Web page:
Alessandro Iandolo Explores “Arrested Development: The Soviet Union in Ghana, Guinea, and Mali, 1955-1968” at Fletcher

By Sarah Baughn, MALD 2024 Candidate, The Fletcher School

On March 29, 2023, Dr. Alessandro Iandolo shared insights from his new book, “Arrested Development: The Soviet Union in Ghana, Guinea, and Mali, 1955-1968” at The Fletcher School at Tufts University. Dr. Iandolo is a lecturer in Soviet history at the University of Oxford and a Marie Sklodowska-Curie Fellow at the Davis Center for Russian and Eurasian Studies at Harvard University. His book, released in 2022, took center stage in a discussion that delved into historical and geopolitical dynamics. 

“The history of development is intertwined with the history of decolonization in the Global South. Ghana, Guinea, and Mali were some of the first to become independent under the guidance of charismatic leaders with radical ideas for transformation,” Iandolo stated. 

Iandolgo explained the political situations within all three countries, and why they gravitated toward the Soviet model of development.

“In the early years of the Khrushchev era, the Soviet economy had been performing incredibly well, outperforming many other economies in certain ways, including the U.S. economy. Though I don’t want to rely on numbers–what matters more is the idea that Khrushchev presented fast economic development and success.”

Iandolo cited projects like the Virgin Lands Campaign in the 1950s, which made “Soviet food development explode for a few years.” This, along with Sputnik launching shortly before Ghana became independent, generated a lot of interest in the Soviet Union in the Global South.

Projects like the Bratsk Dam in Siberia appealed to the new governments in Ghana and Mali. “The West African leadership hoped to obtain advice on how to organize, collect material, identify the best tools and machines…as well as how to build creation systems, transport, energy, infrastructure and so on,” Iandolo explained.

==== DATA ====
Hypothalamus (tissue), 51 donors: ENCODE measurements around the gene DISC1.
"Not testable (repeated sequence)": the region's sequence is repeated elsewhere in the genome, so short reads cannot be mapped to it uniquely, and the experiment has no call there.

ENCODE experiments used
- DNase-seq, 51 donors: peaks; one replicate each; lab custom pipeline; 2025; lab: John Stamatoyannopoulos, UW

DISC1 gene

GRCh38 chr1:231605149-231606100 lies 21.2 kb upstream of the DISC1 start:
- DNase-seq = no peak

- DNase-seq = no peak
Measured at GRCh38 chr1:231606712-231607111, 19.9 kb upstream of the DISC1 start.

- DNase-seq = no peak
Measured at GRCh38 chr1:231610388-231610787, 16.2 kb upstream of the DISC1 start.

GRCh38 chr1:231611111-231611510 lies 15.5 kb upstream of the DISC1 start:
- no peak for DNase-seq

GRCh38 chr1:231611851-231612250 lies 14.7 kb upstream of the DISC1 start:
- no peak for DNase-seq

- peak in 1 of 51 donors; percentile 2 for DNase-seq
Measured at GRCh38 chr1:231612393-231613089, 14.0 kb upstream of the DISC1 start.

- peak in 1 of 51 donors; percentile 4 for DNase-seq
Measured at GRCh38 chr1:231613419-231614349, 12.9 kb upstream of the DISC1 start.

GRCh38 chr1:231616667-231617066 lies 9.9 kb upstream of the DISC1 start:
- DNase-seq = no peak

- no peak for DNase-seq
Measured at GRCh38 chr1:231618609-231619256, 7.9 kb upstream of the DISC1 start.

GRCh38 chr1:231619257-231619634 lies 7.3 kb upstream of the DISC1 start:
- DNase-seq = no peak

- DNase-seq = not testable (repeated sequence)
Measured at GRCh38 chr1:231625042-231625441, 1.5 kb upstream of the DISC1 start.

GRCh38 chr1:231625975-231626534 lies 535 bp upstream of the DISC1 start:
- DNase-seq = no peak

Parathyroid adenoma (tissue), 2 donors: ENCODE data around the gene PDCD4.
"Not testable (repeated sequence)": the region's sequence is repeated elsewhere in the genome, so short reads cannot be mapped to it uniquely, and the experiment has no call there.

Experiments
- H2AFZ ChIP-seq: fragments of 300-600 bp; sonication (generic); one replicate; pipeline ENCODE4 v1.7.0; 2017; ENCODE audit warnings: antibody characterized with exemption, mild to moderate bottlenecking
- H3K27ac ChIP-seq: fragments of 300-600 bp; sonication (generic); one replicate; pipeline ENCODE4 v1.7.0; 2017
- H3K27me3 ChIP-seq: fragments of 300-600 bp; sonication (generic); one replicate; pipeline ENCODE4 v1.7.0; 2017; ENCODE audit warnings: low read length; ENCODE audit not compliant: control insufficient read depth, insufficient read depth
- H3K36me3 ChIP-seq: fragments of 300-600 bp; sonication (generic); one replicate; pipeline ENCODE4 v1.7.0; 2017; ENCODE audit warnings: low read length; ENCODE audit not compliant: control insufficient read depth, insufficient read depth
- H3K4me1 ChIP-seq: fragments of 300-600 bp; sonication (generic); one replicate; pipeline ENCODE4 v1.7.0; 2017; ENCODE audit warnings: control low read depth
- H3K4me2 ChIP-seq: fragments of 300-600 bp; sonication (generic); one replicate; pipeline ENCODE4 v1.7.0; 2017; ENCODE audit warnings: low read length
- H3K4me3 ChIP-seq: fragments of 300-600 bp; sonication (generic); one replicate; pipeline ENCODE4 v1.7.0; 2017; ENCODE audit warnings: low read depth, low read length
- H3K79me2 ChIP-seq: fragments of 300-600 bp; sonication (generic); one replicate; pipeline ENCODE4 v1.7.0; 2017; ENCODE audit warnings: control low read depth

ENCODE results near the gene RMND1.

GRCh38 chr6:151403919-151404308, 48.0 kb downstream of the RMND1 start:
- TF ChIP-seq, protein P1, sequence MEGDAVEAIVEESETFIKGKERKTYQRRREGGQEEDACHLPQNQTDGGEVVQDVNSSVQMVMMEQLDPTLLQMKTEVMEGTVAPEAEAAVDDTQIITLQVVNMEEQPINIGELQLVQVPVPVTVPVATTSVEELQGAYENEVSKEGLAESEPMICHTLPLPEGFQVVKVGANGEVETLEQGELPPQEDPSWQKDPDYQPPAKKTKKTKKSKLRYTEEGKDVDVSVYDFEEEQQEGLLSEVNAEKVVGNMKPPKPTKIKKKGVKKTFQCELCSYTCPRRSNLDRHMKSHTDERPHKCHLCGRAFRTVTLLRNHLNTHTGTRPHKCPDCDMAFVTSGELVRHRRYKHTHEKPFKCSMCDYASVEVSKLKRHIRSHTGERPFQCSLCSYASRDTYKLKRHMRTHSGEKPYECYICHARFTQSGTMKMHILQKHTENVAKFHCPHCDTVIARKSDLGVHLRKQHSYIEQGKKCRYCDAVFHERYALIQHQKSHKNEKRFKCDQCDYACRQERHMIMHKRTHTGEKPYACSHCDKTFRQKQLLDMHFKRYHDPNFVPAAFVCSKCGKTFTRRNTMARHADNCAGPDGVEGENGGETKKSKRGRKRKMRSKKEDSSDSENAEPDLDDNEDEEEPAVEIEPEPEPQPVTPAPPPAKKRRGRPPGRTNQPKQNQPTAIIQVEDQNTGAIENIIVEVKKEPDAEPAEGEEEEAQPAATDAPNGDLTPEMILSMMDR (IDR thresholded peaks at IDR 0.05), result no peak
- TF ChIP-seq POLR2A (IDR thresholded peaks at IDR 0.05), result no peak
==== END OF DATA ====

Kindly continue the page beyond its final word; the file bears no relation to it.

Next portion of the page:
Between 1958 and 1960, the Soviet Union signed comprehensive treaties with all three countries that committed them to providing over $100 million to finance projects and infrastructure in the agricultural sector.

“It’s not a story with a happy ending, I’m afraid,” he said. Three different projects in Mali, Guinea, and Ghana were eventually abandoned by the Soviet Union from 1955 until 1968.

In Guinea, a poor nation of approximately three million people, the quest for a dependable energy source to fuel machinery, construction, and widespread electrification led to the pursuit of an ambitious dam project. The chosen location along the Konkoure River offered strategic advantages, yet the rugged terrain presented formidable challenges. As projected costs soared beyond initial estimates, the undertaking was eventually abandoned, marking a setback in Guinea’s energy ambitions.

In Mali, a landlocked nation, the Soviet Union collaborated with the government to construct a railway connecting Mali to the Guinean coast to foster trade. However, building a railway required navigating unpredictable rivers, dense forests, and large distances between the cities. All the construction material and equipment had to be transported from the Soviet Union, leading to a much higher cost than was initially expected. The project was eventually abandoned with less than half of the railway finished. Mali still seeks potential sponsors to complete the second half of the railway construction.